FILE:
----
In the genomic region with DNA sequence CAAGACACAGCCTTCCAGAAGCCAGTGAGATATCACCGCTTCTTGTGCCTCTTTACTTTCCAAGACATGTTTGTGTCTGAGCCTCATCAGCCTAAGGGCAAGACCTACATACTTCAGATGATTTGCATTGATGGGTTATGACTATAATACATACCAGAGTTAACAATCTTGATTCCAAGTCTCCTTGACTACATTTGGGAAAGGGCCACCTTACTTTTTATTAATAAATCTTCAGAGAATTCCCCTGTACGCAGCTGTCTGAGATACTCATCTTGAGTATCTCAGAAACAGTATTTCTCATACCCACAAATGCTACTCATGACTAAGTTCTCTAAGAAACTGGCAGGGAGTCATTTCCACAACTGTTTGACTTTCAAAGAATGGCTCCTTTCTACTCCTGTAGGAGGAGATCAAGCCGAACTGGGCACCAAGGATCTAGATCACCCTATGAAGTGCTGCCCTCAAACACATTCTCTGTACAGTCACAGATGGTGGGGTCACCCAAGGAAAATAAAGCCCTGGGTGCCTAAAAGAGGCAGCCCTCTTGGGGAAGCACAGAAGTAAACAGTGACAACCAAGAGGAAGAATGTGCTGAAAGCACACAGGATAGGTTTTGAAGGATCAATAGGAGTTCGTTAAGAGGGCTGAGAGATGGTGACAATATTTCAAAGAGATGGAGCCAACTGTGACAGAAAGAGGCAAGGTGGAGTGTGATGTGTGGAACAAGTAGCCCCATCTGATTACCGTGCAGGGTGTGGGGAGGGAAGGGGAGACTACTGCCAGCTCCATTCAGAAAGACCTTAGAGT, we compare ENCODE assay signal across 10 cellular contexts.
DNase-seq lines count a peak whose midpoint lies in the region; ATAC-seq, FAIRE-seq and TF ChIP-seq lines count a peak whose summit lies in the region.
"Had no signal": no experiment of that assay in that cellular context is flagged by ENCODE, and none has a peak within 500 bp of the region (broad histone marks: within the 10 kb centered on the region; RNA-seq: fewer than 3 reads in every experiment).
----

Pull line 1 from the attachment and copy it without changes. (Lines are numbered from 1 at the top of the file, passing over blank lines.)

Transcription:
In the genomic region with DNA sequence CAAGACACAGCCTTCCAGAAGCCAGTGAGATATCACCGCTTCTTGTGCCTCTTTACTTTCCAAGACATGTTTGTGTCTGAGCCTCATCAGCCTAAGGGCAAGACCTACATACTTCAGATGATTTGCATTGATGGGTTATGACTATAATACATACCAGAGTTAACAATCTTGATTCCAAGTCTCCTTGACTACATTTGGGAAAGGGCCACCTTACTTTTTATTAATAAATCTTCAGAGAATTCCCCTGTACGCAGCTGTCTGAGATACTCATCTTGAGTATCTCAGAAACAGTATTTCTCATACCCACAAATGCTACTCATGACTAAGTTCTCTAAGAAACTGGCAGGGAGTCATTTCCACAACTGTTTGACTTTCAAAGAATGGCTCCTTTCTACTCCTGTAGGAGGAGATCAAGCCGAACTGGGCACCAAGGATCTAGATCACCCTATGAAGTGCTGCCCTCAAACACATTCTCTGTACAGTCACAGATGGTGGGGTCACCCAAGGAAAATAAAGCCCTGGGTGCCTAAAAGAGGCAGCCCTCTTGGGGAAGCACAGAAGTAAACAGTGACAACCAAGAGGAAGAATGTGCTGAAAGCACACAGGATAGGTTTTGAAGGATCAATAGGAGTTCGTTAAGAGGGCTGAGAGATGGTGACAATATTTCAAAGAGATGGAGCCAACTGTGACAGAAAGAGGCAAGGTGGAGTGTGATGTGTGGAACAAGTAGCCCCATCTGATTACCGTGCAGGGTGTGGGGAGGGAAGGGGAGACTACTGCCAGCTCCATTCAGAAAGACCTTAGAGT, we compare ENCODE assay signal across 10 cellular contexts.